Bullying - you can overcome Goliath!

I’m preaching my way through some of the ‘one another’ sayings in the New Testament at the moment, like serve, greet, forgive, confess your sins to, and don’t judge.

Another saying, which comes from Romans 12:10, says “honour one another above yourselves” (Romans 12:10). What does this mean? To honour someone is to hold them in respect, to assign them value and worth.

We see so much honouring going on in society. The Queen’s Honours List, Certificates of Achievement, Mother’s Day, Father’s Day, Employee of the Month awards, National Service medals, and so the list goes on.

Sadly, honouring others (showing them value and worth) often goes against our natural selfish instinct. So what’s the opposite of honour? One form of dis-honour that comes to mind is bullying. A bully may have a mixture of motives for bullying: envy, resentment, jealousy, or concern with preserving self-image, or a strong need to control, or to boost self-esteem so that by dishonouring others they feel empowered.

Bullying comes in many forms such as verbal (like name-teasing, arguing others into submission, rumour-spreading, hurtful and intimidating words, hyper-criticism), physical (like punching, hair-pulling, kicking) and emotional (like giving ‘the silent treatment’, ignoring, excluding). Whatever its form, the bully’s overbearing, domineering behaviour is intended to destabilise the victim leading them into compliance and then often a state of deep distress and dread.

This week the photos and story surrounding Nigella Lawson and her husband Charles Saatchi has generated a lot of comment. Was it just a ‘playful tiff’? Is a police caution for assault an effective deterrent? Is she being bullied at home?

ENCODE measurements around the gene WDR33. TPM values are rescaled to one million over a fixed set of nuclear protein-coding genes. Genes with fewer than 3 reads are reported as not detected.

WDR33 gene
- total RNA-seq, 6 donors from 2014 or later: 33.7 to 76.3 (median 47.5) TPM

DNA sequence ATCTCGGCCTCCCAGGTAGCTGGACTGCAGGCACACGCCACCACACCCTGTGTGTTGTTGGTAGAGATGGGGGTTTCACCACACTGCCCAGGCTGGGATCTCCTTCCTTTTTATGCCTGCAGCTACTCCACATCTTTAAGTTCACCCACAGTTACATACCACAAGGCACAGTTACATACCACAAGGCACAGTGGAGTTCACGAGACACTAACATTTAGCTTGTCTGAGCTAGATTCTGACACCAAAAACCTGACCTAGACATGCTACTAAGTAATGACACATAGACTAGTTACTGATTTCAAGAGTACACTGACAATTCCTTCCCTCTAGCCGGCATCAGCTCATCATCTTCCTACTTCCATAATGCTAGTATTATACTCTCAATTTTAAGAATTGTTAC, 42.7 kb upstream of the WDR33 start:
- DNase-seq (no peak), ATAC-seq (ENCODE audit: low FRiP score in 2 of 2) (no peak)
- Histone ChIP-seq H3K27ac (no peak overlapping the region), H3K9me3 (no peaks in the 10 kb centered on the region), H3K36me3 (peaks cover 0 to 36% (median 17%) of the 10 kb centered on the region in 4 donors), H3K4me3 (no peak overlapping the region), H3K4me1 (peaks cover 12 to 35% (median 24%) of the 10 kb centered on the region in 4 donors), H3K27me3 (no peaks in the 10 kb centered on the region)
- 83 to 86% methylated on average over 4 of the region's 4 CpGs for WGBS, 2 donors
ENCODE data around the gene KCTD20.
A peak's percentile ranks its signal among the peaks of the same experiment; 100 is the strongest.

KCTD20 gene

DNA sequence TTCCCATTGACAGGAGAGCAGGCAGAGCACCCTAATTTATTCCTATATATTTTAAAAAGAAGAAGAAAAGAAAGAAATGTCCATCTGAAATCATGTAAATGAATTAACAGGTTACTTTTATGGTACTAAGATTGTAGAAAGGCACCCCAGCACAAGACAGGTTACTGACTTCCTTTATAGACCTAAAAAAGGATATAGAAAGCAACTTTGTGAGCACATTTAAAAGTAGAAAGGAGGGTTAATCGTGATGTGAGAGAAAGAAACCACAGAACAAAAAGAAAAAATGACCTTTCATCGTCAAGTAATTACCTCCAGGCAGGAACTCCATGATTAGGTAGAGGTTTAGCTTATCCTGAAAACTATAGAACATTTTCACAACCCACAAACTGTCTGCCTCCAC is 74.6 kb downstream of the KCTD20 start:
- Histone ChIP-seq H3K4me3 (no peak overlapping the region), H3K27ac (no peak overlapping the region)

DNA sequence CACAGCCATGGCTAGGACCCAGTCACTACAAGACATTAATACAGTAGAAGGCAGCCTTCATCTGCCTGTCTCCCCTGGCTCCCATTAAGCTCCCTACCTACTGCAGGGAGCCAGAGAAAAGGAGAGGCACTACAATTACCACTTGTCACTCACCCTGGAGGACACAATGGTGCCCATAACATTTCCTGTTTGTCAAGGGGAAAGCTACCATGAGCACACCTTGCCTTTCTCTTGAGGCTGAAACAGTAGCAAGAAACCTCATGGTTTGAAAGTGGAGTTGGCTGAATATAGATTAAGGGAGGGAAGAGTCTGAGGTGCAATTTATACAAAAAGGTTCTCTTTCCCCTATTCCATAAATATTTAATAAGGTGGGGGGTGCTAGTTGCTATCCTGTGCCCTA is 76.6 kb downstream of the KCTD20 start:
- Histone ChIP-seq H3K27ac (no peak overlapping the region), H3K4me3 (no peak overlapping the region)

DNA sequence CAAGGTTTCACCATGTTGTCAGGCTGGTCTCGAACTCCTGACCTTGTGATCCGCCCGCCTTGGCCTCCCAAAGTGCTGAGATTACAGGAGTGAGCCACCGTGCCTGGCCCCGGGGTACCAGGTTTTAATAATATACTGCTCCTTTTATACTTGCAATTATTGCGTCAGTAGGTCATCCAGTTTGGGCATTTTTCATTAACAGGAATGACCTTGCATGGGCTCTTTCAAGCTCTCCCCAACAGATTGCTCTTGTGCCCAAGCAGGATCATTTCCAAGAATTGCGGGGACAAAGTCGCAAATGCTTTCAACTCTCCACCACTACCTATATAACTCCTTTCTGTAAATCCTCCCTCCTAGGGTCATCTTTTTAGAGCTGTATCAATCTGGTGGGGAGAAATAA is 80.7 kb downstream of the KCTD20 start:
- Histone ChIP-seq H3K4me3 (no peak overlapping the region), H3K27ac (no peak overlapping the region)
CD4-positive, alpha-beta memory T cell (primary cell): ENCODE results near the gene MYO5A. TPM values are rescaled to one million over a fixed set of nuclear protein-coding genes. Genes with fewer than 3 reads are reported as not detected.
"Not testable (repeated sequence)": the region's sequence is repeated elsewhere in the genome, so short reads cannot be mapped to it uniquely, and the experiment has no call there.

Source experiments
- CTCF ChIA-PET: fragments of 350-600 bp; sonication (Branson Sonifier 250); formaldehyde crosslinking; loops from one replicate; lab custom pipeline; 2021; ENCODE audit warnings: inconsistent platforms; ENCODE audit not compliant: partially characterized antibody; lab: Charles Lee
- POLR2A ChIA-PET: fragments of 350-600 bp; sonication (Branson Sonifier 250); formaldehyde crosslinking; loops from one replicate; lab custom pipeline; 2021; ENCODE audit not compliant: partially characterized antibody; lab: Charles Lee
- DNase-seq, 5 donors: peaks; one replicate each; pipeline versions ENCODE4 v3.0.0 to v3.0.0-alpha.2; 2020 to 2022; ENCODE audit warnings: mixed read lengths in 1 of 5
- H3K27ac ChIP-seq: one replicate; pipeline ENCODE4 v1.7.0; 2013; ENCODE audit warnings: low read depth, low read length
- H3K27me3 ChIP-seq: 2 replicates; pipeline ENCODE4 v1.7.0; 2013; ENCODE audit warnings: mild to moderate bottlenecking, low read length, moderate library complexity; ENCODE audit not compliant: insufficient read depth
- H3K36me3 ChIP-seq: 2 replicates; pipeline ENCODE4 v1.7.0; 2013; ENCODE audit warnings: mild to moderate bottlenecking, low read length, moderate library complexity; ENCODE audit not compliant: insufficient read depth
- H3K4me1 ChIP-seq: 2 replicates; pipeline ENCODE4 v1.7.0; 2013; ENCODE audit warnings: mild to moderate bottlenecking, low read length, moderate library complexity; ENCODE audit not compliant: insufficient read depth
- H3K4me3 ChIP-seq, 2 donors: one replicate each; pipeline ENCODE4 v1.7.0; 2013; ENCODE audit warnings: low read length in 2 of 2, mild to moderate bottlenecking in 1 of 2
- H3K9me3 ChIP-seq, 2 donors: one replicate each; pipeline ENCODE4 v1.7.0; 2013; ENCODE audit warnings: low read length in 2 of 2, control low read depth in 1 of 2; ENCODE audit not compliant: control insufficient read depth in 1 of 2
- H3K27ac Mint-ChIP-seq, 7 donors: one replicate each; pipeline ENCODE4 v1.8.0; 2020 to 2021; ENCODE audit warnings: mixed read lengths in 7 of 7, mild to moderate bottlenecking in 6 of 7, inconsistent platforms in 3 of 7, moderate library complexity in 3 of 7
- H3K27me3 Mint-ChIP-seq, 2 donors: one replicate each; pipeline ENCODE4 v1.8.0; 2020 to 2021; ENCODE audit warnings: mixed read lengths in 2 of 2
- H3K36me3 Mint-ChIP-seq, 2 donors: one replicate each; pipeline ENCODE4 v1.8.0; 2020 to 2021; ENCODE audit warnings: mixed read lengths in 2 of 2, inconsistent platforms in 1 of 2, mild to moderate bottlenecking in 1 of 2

Another recent report in The Times magazine (15.6.13) tells stories of cyber-bullying via social media (e.g., Facebook) and the difficulties of controlling such an epidemic. Teenage victims feel so isolated and, if it is not dealt with, there is the threat of delayed mental health issues later in life. Tragically, some of this bullying leads to the so-called ‘bullycide’, where a victim cannot overcome the emotional impact of intimidation and sees no way out other than by taking their life.

Bullying strips the victim of self-confidence and self-esteem. Bullying can cause the victim to start questioning themselves: am I being over-sensitive or over-reacting? Why can’t I cope with strong personalities? The victim may find it difficult to stop playing out possible scenarios or conversations in their head, sometimes losing all self-belief, becoming withdrawn and feeling acutely anxious as a consequence. Bullying is not good for mental health.

It made me think: who were the bullies in the Bible who did not show much honour to others? The brothers of Joseph who could not speak a kind word to him (Genesis 37). The unmerciful servant in Jesus’ parable who grabbed his debtor by the throat and demanded instant payment (Matthew 18). The crowds who mocked and abused Jesus prior to his death (Matthew 27)… to name a few.

There are probably others but the classic example is surely Goliath. This giant of a man is neither gentle nor sleeping! He is ready for battle, a towering figure of immense stature and weaponry. In 1 Samuel 17 he taunts the Israelites and challenges them to a fight, strutting his stuff in front of their eyes to paralyse them into fear. Up steps little shepherd-boy David, nervous, unassuming, but up for the fight because he has developed the skills to win and has the God-of-the-underdog on his side! And he triumphs, beating the Philistine ‘champion’ with only a sling and a stone!

The therapist might say the victory came because David was prepared to stand up to his fear rather than deny or avoid it. The theologian might say he responded positively to the bullying tactics due to his strong faith in God. The practitioner might say he succeeded because of the competence he had gained through the skills he’d learnt in his father’s fields. And they’d all be right!

So… if you feeling powerless to respond:

Pray that you will be delivered from the oppression of others (Psalm 119:134).

Be strong – choose to believe that disparaging remarks or threatening behaviour will not prevent you from being able to function effectively.  

Lean on friends – don’t carry the burden in isolation but speak to some trusted companions.

Stand your ground – speak to the bully calmly, politely and objectively. Don’t repay evil with evil; speak the truth in love.

You can overcome your Goliath!
Andy Scott, 21/06/2013